A black manager at a Dunkin’ store in Tampa, Florida, who fatally punched a 77-year-old white customer last year after repeatedly using a racial slur while addressing him was sentenced this week to two years of house arrest, prosecutors said. .
The employee, Corey Pujols, originally charged with manslaughter, pleaded guilty to the lesser charge of assault and battery under a plea deal that will see him avoid jail time. Under the sentence handed down Monday by Judge Christine Marlewski of the Thirteenth Judicial Circuit Court, Mr. Pujols, 27, will be on probation for three years after completing his house arrest. He must also complete 200 hours of community service and take anger management classes.
The fatal confrontation took place on May 4, when Vonelle Cook, a regular at the store, began to berate staff members after being upset about the service he received at the store’s drive-thru window, authorities said.
After being repeatedly asked to leave, Mr. Cook parked and entered the store, while Mr. Pujols told another store employee to call the police, prosecutors said. The pair were arguing, separated by a counter. Then Mr. Cook used a racial slur, causing Mr. Pujols to walk through a swinging door and come face-to-face with Mr. Cook, prosecutors said.
Mr. Pujols “warned the victim not to repeat this again,” prosecutors said. “The victim repeated the racial slur and Pujols immediately punched him in the jaw causing the victim to fall and hit his head.”
Mr. Cook died three days later.
According to a police report, Mr Cook never touched or attempted to hit Mr Pujols.
The steps to join Mr. Pujols and his lawyer Wednesday evening did not succeed immediately.
In a statement Wednesday, Hillsborough County District Attorney Andrew Warren said the plea deal “holds the defendant accountable while considering the totality of the circumstances – the aggressive approach and despicable racial slurs used by the victim, as well as the age of the accused. , absence of a criminal record and absence of intention to cause the death of the victim.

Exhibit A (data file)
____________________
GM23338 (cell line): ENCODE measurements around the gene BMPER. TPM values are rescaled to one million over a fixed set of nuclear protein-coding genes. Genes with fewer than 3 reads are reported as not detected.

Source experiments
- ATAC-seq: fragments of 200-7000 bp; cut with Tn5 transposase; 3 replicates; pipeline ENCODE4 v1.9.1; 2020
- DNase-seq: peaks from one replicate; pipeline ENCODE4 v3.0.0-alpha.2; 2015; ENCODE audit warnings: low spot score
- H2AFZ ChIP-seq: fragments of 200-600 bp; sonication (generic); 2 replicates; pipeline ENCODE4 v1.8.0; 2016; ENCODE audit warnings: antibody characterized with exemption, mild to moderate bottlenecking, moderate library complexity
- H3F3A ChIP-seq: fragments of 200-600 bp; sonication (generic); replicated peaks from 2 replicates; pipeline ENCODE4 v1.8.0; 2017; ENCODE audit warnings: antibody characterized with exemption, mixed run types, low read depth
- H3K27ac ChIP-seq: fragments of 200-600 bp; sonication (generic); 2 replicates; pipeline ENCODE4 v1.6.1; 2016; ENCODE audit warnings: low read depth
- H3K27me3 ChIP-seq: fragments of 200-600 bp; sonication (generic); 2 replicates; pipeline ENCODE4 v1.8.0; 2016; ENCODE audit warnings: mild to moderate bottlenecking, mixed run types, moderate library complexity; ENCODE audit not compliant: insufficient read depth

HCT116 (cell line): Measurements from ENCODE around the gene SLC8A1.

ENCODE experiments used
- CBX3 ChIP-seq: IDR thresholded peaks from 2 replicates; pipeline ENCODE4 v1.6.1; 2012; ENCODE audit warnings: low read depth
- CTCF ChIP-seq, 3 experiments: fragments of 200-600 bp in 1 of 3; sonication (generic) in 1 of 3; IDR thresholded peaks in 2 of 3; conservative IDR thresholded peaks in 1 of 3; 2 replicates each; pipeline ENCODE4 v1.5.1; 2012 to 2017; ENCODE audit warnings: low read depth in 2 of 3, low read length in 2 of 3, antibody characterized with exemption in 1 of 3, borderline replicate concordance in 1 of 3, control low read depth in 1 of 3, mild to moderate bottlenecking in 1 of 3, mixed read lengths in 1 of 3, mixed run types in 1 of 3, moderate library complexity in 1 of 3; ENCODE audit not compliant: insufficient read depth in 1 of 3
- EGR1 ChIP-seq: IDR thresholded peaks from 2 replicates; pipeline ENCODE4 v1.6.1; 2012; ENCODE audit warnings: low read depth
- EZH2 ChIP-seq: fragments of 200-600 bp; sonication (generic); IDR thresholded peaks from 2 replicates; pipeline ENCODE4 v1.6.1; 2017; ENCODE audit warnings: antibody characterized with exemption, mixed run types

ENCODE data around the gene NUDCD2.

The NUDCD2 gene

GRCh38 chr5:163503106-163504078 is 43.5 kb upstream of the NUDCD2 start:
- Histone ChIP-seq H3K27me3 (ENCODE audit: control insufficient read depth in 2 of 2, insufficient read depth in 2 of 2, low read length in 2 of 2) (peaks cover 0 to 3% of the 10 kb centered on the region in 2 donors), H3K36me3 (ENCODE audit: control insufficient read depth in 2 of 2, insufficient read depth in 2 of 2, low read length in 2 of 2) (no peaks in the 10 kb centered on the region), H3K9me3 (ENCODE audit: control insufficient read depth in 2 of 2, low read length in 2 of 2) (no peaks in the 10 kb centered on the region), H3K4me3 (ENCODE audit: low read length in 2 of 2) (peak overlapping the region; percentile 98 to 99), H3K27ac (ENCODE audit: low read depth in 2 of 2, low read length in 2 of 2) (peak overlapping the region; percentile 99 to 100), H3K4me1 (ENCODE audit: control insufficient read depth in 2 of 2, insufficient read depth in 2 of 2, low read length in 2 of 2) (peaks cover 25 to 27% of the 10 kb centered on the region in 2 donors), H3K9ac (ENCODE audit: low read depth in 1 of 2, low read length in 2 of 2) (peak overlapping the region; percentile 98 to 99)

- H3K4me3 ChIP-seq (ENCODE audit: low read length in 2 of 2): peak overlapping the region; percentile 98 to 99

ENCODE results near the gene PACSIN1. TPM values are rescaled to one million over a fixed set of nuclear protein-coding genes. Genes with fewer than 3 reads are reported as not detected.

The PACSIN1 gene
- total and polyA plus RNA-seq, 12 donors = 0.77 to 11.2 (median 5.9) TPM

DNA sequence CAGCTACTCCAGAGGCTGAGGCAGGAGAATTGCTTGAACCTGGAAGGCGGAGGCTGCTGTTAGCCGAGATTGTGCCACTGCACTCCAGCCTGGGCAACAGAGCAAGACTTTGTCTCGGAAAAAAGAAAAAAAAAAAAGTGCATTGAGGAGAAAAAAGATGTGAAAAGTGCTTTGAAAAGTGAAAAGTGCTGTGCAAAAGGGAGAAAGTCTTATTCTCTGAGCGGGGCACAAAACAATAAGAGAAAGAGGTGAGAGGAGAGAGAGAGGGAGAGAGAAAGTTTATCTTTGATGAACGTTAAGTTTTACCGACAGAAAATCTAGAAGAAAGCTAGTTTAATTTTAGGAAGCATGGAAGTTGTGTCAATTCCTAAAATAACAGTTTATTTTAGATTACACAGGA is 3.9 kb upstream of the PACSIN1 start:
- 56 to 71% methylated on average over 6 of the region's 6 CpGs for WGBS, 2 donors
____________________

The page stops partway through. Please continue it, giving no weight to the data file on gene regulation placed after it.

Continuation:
Plus, Warren said, it would have been difficult to win at trial, given Florida’s legal landscape.
“If you can shoot someone for throwing popcorn at you under Florida’s flawed Stand Your Ground law,” Warren said, referring to a recent case, “it would be hard to convince a jury that a person is not allowed to hit someone who incited a confrontation by barging into their business and barking the most aggressive and incendiary term in the English language in their face.
Court records indicate that Mr Cook was a registered sex offender who had served time in prison after being convicted of several counts, including child abuse, possession of child pornography and sexual activity with minors. This followed a 2006 arrest in which thousands of images and videos of teenage boys and men having sex were found in a Tampa home owned by Mr Cook.
Despite Mr Cook’s legal troubles, his younger brother, Kenneth Cook, said the plea deal was not justice. His brother had mobility issues and was a frail old man who looked forward to his cup of coffee at the Dunkin’ store every day, Mr Cook, 73, said in a telephone interview. He said he told prosecutors he would have liked to see Mr Pujols given a five-year prison sentence and five years probation.
“I thought it was good business to take a man’s life,” he said.
Kirsten Noyes contributed report.